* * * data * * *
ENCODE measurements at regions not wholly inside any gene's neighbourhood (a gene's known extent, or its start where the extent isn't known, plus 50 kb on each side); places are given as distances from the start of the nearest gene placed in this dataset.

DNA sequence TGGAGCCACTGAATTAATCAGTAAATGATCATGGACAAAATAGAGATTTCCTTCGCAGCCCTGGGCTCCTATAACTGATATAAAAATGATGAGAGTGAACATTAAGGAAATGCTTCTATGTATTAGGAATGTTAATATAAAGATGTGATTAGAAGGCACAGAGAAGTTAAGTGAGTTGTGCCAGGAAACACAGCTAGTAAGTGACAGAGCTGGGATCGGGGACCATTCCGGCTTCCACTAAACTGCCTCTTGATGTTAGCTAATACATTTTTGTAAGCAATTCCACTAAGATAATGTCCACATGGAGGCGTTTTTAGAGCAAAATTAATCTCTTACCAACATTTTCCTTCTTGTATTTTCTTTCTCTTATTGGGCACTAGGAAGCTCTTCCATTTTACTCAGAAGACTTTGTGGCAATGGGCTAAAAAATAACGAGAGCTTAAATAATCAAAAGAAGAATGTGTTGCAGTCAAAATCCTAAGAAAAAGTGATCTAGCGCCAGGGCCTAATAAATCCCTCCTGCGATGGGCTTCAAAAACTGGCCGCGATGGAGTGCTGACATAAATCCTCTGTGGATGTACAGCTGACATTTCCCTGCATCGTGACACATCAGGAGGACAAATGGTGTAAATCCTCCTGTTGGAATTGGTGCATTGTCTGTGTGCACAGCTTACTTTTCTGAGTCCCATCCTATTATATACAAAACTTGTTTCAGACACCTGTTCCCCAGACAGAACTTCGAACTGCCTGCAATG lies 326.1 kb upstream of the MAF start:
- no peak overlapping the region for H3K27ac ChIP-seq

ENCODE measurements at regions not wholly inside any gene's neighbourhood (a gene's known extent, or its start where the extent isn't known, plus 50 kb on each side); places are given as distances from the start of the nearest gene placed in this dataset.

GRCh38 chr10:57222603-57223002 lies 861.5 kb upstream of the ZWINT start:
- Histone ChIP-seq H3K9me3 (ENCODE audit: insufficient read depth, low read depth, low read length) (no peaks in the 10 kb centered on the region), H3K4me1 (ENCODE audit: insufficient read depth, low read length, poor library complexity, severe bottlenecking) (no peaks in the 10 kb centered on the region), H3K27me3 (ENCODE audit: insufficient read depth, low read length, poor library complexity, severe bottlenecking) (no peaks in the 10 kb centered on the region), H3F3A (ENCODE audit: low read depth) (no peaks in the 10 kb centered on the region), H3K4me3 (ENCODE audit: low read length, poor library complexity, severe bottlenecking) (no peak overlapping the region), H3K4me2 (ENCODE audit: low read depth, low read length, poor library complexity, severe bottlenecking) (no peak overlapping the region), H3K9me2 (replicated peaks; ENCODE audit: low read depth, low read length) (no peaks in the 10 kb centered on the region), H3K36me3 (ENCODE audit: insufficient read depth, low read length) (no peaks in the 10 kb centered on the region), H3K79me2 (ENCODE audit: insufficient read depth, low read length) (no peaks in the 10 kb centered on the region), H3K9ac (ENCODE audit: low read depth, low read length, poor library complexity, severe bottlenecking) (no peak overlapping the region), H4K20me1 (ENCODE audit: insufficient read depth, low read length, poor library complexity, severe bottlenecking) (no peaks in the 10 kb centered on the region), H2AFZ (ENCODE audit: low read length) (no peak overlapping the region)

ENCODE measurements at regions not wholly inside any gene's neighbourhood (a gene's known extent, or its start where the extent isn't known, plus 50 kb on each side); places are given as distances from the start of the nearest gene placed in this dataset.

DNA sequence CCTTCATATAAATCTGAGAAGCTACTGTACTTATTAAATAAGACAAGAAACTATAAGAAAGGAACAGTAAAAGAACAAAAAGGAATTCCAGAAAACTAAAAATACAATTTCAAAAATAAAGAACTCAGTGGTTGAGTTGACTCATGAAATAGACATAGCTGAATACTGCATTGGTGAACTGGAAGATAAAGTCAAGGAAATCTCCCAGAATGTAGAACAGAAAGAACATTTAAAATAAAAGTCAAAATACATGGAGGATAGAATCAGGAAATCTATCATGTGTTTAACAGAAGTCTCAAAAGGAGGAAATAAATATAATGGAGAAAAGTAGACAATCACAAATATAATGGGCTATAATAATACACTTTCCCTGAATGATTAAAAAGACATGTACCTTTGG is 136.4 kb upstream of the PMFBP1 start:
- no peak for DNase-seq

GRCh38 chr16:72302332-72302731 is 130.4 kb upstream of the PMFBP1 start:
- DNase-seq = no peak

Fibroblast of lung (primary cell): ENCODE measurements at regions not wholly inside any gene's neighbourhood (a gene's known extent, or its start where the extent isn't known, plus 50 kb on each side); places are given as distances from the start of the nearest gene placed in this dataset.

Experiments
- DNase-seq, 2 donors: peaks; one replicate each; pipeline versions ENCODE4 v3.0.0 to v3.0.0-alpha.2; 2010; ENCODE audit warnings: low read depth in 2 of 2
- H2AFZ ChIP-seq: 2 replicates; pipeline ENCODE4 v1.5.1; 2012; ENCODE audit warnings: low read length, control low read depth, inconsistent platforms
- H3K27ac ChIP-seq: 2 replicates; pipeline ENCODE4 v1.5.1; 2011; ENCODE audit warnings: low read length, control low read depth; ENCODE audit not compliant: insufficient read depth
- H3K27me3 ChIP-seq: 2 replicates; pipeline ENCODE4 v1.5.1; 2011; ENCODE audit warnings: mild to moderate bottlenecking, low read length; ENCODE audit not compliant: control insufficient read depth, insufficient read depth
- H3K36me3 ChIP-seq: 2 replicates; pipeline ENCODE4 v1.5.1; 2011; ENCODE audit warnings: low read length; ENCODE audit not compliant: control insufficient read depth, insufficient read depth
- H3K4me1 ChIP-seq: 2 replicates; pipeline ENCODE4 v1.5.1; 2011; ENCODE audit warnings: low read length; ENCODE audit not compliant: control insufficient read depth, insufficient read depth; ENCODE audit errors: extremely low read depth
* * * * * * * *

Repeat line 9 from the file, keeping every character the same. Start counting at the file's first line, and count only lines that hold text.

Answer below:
- no peak for DNase-seq